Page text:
Research Article - Journal of Medicinal and Organic Chemistry (2022) Volume 5, Issue 6

Identification of organic acids in wine: Analytical multi-technique Chemical Modelling

Karuna Kusalasai*

Department of Chemistry, Faculty of Science, Naresuan University, Phitsanulok, Thailand

*Corresponding Author:
Karuna Kusalasai
Department of Chemistry, Faculty of Science, Naresuan University, Phitsanulok, Thailand

Received: 02-Dec -2022, Manuscript No. JMOC-22-83086; Editor assigned: 05- Dec-2022, PreQC No. JMOC-22- 83086 (PQ); Reviewed: 19-Dec-2022, QC No. JMOC-22-83086; Revised: 26-Dec-2022, Manuscript No. JMOC- 22-83086 (R); Published: 30-Dec-2022 DOI: 10.37532/jmoc.2022.5(6).98-105


This work proposes the use of digital image-based method for determination of total acidity in red wines by means of acid-base titration without using an external indicator or any pre-treatment of the sample. Digital images present the colour of the emergent radiation which is complementary to the radiation absorbed by anthocyanines present in wines. Anthocyanines change colour depending on the pH of the medium, and from the variation of colour in the images obtained during titration, the end point can be localized with accuracy and precision. RGB-based values were employed to build titration curves, and end points were localized by second derivative curves. New protonation constants were refined with respect to our previous investigation on red wines. Attention was paid for mixed solvent, ionic strength, and temperature to ensure a thermodynamic level to the study. Validation of the chemical model optimized is achieved by way of conductometric measurements and using a synthetic “wine” especially adapted for testing.

Red wine ▪ White wine ▪ Ethanol organic acids ▪ Gastric acid secretion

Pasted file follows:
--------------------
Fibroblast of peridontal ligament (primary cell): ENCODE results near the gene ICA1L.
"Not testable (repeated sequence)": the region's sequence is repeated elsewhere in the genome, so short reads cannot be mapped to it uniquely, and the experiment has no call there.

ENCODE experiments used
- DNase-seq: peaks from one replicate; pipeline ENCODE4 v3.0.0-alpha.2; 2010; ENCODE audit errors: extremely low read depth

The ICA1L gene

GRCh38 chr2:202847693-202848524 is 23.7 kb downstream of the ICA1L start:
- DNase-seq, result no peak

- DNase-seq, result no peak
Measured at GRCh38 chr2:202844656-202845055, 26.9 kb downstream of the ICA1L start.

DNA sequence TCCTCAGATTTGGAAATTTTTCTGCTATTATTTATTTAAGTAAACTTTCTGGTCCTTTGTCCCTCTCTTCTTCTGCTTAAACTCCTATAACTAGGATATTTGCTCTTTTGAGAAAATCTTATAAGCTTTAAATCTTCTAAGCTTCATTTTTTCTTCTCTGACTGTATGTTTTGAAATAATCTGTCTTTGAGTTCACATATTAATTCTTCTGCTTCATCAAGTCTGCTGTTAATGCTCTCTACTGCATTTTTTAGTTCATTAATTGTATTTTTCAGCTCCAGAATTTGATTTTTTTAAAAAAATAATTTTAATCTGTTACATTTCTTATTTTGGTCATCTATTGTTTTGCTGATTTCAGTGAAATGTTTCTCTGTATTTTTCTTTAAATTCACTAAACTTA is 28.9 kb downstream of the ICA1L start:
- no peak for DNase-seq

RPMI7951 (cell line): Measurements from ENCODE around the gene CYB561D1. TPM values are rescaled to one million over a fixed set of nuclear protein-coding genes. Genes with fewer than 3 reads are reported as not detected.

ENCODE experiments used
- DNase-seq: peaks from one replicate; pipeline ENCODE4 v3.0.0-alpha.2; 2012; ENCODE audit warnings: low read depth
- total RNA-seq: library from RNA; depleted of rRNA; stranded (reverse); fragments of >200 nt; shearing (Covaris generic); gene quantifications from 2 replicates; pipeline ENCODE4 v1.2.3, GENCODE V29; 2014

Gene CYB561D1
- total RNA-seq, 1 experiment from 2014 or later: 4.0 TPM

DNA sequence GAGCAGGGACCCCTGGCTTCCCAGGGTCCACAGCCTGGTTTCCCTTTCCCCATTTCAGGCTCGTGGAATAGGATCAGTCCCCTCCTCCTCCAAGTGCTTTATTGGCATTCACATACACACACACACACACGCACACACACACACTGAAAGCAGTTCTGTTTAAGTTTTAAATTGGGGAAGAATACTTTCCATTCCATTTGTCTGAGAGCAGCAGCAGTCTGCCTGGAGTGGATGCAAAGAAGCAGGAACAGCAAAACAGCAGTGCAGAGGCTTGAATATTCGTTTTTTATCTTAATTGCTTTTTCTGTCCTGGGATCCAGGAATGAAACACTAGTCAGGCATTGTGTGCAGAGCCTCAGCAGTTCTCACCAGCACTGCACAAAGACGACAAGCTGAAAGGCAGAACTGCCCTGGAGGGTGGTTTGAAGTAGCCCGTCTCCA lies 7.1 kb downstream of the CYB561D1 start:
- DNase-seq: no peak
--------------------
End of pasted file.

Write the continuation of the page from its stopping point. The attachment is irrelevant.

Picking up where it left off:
Low molecular weight organic acids are important natural constituents of wines. Some of them are originally present in the grape while others appear during subsequent fermentation processes as a consequence of biochemical reactions. For instance, tartaric, gluconic, malic and citric acids come directly from the grape while succinic, fumaric, lactic and acetic acids are mainly produced during the winemaking processes. Tartaric acid is the main acid of wine, accounting for ca. 30% of the total acids. Tartaric acid is resistant to decomposition by bacteria, so its transformation into lactic and acetic acid is quite residual. Malic acid is microbiologically labile, thus resulting in lactic acid in the course of malolactic fermentation. Citric acid is another subtract of lactic bacteria so its concentration typically decays in the course of winemaking processes. Succinic and acetic acids are other secondary fermentative products, the latter being related to unwanted vinegary spoilage [1]. Gluconic acid is a minor component typically associated to an excessive fruit ripening so its occurrence at high concentration is often a sign of poor grape quality. Organic acids strongly influence on some organoleptic features such as taste and equilibrium. In this way, acids give to wines a slightly tart flavor, but this can be modulated by alcohol, sugars, minerals and other components. Organic acids are also relevant chemical descriptors of interest for quality control purposes, providing information on origin, grape variety, microbiological growth and oenological practices. Levels of acids may affect the color, taste and aroma of the wine [2]. Also, they influence on the stability and microbiological quality of the wine, stopping or, at least, delaying the growth of harmful microorganisms that could cause wine spoilage. The evolution of the acidity during the several stages of wine and cava production is used by the winemakers to know about the quality of the final product.